Taiwan Shows Off Military Hardware Used To Thwart China Attack—Pictures

Taiwan carried out a series of drills this week to simulate a Chinese invasion.

Photos show some of the land, air, and maritime scenarios troops prepared for in the exercises, held just weeks after Taiwan’s national elections and ahead of the Lunar New Year holiday.

The drills came as China steps up military, economic and political pressure on the island to punish its pro-sovereignty ruling party.

Taiwan is making an effort to shore up its defensive capabilities, including extending mandatory military service to one year, starting with this year’s recruits.

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Tanks take part in a drill in Taitung, Taiwan, on January 31, 2024. The drill comes as China steps up military, economic and political pressure on Taiwan to punish the island’s pro-sovereignty ruling party.
Sam Yeh/AFP via Getty Images

During a simulated Chinese attack on the eastern county of Taitung, the army and air force jointly carried out reconnaissance operations, Taiwan’s defense ministry told media at a press conference Wednesday.

Troops also simulated a siege against a town being held by enemy forces, with M60A3 tanks and other armored vehicles deployed to work in tandem with snipers.

Taitung Area Command chief Major Gen. Tan Yong told media the drill “strengthened integration of the intelligence chain, command chain, kill chain, and communication chain, in accordance with the joint-operation plan.”

It also “improved overall combat capability, and achieved the goal of optimizing combat readiness.”

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Military personnel are seen during a drill in Taitung, Taiwan, on January 31, 2024. Taiwan carried out a series of drills this week to simulate a Chinese invasion.
Annabelle Chih/Getty Images

The southern city of Kaohsiung saw Taiwan navy assault boats, minelaying vessels and missile boats take part in drills in Zuoying Harbor on Wednesday.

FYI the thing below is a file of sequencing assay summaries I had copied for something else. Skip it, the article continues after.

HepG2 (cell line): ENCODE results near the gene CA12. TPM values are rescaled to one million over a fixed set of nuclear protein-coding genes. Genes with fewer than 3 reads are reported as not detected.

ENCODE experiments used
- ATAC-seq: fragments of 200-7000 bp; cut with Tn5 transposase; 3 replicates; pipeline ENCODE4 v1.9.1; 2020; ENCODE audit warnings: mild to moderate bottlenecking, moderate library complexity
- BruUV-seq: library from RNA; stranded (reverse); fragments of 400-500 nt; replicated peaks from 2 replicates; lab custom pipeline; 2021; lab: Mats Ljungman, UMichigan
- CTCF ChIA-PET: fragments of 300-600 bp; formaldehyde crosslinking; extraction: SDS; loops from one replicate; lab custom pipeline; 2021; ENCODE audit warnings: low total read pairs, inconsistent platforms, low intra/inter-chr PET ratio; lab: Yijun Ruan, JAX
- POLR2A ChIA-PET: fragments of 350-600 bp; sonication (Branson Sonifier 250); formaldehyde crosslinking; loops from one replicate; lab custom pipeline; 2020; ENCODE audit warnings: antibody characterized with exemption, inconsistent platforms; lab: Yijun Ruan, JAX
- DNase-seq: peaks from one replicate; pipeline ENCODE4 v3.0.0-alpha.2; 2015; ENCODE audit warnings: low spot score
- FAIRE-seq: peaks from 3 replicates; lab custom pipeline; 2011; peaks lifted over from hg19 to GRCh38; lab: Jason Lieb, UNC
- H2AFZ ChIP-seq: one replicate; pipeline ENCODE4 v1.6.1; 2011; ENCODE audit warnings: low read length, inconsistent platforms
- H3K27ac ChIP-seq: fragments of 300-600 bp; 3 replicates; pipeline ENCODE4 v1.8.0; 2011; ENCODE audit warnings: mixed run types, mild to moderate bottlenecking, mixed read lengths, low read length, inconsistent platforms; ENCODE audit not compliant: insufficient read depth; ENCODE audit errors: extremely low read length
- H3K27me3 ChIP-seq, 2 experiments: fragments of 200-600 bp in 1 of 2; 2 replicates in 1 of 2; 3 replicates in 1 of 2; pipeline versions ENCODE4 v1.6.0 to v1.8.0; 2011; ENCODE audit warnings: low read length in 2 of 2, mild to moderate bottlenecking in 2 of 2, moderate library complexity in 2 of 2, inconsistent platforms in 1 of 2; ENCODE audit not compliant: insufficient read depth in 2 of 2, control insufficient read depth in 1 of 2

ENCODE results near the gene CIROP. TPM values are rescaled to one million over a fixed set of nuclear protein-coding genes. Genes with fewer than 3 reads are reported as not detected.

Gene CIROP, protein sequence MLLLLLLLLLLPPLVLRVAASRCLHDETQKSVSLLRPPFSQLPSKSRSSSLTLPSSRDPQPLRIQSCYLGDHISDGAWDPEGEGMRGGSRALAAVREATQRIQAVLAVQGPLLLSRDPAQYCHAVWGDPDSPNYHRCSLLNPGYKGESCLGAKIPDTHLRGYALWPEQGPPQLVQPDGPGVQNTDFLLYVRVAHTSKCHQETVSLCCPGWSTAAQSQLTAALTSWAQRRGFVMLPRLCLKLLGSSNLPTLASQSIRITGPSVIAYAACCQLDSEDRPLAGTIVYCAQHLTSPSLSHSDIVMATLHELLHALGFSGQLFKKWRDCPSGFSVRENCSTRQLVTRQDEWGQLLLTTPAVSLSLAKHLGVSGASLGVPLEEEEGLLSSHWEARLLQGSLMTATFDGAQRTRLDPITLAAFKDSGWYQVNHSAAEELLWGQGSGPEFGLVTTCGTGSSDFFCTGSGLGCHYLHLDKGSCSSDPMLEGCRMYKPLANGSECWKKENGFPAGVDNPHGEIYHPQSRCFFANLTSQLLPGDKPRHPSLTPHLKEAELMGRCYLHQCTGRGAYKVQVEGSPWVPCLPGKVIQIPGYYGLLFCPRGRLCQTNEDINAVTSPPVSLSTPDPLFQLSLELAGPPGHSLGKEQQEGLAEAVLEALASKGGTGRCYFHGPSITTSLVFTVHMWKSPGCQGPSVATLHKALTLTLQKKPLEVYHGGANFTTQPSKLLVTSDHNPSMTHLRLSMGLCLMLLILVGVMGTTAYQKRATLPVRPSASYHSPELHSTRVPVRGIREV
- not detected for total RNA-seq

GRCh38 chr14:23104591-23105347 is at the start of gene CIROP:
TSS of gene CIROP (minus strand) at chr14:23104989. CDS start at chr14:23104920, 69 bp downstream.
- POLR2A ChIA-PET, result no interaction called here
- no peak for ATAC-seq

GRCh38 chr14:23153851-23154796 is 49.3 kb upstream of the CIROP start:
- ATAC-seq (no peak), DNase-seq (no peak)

On Tuesday, in the southern county of Pingtung, Taiwan’s air force carried out exercises featuring C-130 Hercules transport planes, E-2K Hawkeye early warning aircraft and P-3C Orion submarine hunters.

China continues to put pressure on Taiwan in the wake of the island’s January 13 presidential and legislative elections.

Last week, reports emerged that Beijing had deployed warships with the intention of maintaining a constant naval presence in strategic areas around Taiwan.

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A Taiwan Air Force E-2K Hawkeye, front, P-3C Orion, center, and Lockheed C-130 Hercules are seen at an airbase in Pingtung, Taiwan, on January 30, 2024. China has dispatched military planes on near-daily sorties over the Taiwan Strait.
Annabelle Chih/Getty Images

China has also dispatched military aircraft on near-daily sorties in the Taiwan Strait, including across the so-called median line, prompting Taiwan to send fighter jets to intercept them.

Wednesday saw 33 Chinese military sorties in the 100-mile-wide strait, Taiwan’s defense ministry said in a press release Thursday. Of these, 14 crossed the de facto center line, which until recent years China largely avoided doing.

Last month, Taiwan’s defense ministry began reporting instances of Chinese balloons drifting over the strait and, unlike Chinese warplanes, sometimes over Taiwan itself, in what an expert told Newsweek is a new low-risk way to pressure the island.

Earlier this month, Taiwan’s military deployed Sky Bow 3 missiles to Pingtung in response to continued activity by China’s People’s Liberation Army in the island’s southern airspace.

China claims Taiwan and has pledged to someday unite with it, by force if necessary, despite the fact the current government in Beijing has never ruled there.

China’s Ministry of Foreign Affairs did not immediately respond to Newsweek’s written request for comment.

An M60A3 tank is seen during a military drill in Taitung, Taiwan, on January 31, 2024. China continues to put pressure on Taiwan in the wake of the island’s January 13 presidential and legislative elections.

Annabelle Chih/Getty Images
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